Amazon has announced that the company has signed an agreement with Plug Power to supply 10,950 tons per year of green hydrogen for its transportation and building operations starting in 2025. The company will start to use green hydrogen to replace grey hydrogen, diesel, and other fossil fuels as it works to decarbonise its operations, and this green hydrogen supply contract will provide enough annual power for 30,000 forklifts or 800 heavy-duty trucks used in long-haul transportation. When it comes to hydrogen, the challenge is that over 95% of supply is currently made from fossil fuels. Amazon wants to help change that. Large purchase agreements like this one help foster the growth of green hydrogen, it says, which is produced through a zero-carbon pathway using water and renewable electricity.

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South Korea’s steel and chemicals group POSCO Holdings Company said it has completed construction of a battery recycling plant in Poland, as the company continues to expand into the fast-growing global electric vehicle (EV) sector. The Poland Legnica Sourcing Center (PLSC), located in Brzeg Dolny – some 30 km north of the capital city Warsaw, has a processing capacity of 7,000 tons of used batteries per year. The plant will shred used batteries to produce black mass, a powder containing nickel, lithium, cobalt and manganese. The plant’s output will be shipped to Posco HY Clean Metal, a battery materials recycling joint venture between Posco and China’s Huayou Cobalt Company based in South Korea, which will extract the individual metals. The facility when completed will have the capacity to process 12,000 tons of black mass per year.

Factorial Energy, a specialist in the development of solid-state battery technology for electric vehicle (EV) applications, has announced it will establish a new advanced manufacturing facility in the Boston suburb of Methuen. The new facility will produce Factorial’s new solid-state battery cell technology for EVs. The company is currently working with automakers Hyundai Motor Company, Mercedes-Benz and Stellantis to develop safer and higher performance solid-state EV battery cells for future passenger and commercial vehicles.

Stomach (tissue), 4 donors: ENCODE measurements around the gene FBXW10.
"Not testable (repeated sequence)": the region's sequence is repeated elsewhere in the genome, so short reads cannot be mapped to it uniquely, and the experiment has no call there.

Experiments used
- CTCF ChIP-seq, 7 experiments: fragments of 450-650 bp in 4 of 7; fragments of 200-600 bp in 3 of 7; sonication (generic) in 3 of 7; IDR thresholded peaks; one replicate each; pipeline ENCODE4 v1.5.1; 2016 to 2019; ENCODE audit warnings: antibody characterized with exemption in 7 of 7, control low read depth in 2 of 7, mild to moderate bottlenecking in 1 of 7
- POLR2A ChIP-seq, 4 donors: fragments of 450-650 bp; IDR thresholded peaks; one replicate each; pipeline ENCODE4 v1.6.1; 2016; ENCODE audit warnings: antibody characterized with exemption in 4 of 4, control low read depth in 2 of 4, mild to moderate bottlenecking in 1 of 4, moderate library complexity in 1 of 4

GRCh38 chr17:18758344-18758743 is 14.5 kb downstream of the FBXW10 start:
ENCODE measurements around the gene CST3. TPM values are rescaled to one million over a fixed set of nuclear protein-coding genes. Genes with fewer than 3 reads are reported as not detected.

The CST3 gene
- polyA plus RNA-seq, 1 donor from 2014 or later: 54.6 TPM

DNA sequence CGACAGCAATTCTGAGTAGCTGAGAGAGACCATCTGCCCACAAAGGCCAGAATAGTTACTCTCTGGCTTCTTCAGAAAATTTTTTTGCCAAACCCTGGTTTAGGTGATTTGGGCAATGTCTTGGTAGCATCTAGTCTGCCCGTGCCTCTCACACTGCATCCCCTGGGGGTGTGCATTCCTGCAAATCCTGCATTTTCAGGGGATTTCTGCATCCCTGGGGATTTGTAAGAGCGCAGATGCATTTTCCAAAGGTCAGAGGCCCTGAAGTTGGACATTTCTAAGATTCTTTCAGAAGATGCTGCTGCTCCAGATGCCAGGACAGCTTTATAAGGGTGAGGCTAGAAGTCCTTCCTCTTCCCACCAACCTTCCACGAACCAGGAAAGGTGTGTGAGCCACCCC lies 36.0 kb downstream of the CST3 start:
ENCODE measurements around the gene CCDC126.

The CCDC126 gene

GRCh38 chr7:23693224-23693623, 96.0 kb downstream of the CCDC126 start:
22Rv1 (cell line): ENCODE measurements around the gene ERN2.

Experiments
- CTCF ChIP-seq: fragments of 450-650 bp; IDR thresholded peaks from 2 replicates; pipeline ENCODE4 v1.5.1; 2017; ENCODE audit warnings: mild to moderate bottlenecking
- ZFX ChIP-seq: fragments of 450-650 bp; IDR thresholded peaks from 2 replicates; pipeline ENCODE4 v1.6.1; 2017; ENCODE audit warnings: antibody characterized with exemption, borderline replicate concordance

Wey, the premium brand of Great Wall Motors (GWM) has launched a new variant of its Mocha DHT-PHEV SUV, which is reportedly China’s first mass-produced model to be fitted with Qualcomm’s Snapdragon Ride, the chipmaker’s platform for autonomous driving functions. Qiao Xinyu, deputy general manager of Wey, said smart driving will be the decisive competitive factor in the future for the NEV segment. In terms of hardware, the model features 31 sensors including two pieces of LiDAR as well as a 360 TOPS chip.

Toyota Motor will increase the price of automotive steel it sells to parts makers by a record of around JPY40,000 (US$289) per tonne in the October-March fiscal second half, following its latest round of negotiations with Nippon Steel. Toyota is Japan’s largest buyer of steel and is responsible for sourcing the metal for use both in-house and by its suppliers. Its purchase price serves as a benchmark for contracts in a range of industries from shipbuilding to home appliances, and the latest hike could be felt through a wide swathe of Japan’s business sector. Since fiscal 2010, Toyota and Nippon Steel have renegotiated prices every six months based on the changing cost of iron ore, coking coal and other raw materials. The two companies agreed to an increase for the third time in a row in their latest negotiations.

Have a good weekend.

Graeme Roberts, Deputy Editor, Just Auto